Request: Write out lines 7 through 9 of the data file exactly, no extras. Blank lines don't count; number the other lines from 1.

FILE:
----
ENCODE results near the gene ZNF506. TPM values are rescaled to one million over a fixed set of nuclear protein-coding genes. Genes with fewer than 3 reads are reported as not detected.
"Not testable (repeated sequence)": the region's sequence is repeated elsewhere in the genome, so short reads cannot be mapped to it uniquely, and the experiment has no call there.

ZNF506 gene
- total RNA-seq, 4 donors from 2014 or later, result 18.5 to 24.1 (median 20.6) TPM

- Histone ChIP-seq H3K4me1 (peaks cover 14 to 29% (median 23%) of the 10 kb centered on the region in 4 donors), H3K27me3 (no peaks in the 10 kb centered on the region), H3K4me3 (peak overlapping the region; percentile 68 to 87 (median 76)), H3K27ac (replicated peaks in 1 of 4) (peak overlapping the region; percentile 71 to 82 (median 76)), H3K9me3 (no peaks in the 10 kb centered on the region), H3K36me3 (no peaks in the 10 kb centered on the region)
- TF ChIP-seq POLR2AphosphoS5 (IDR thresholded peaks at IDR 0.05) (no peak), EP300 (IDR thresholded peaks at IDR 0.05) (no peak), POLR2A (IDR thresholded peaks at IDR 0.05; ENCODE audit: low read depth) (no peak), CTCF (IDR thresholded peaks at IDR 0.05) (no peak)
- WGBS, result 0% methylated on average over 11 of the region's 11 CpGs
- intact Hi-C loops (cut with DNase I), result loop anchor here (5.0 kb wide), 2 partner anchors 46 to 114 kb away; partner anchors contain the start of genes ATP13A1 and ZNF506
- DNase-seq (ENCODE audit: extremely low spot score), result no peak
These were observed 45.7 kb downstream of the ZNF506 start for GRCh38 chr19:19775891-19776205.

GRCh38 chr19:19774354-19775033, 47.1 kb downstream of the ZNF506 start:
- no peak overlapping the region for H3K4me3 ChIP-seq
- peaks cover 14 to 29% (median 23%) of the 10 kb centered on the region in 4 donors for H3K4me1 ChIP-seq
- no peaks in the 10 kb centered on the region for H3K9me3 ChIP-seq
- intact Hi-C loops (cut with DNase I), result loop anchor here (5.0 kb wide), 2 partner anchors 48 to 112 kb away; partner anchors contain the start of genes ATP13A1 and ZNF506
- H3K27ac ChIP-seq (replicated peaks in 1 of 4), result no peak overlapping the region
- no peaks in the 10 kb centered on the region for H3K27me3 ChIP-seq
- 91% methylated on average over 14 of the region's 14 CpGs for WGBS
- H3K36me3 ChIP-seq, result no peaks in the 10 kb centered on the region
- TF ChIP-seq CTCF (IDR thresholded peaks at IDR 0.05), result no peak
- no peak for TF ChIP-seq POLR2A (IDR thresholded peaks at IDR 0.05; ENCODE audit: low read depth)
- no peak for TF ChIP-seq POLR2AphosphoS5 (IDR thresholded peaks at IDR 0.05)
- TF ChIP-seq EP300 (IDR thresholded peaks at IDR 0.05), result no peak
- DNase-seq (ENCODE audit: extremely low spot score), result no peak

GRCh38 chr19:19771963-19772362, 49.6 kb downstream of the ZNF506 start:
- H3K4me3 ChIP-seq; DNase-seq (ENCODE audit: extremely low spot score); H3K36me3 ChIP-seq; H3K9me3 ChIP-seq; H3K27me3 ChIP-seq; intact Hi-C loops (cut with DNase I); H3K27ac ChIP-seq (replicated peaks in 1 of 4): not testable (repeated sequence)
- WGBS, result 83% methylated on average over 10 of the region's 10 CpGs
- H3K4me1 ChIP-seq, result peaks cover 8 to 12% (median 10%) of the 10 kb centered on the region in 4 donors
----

- WGBS, result 0% methylated on average over 11 of the region's 11 CpGs
- intact Hi-C loops (cut with DNase I), result loop anchor here (5.0 kb wide), 2 partner anchors 46 to 114 kb away; partner anchors contain the start of genes ATP13A1 and ZNF506
- DNase-seq (ENCODE audit: extremely low spot score), result no peak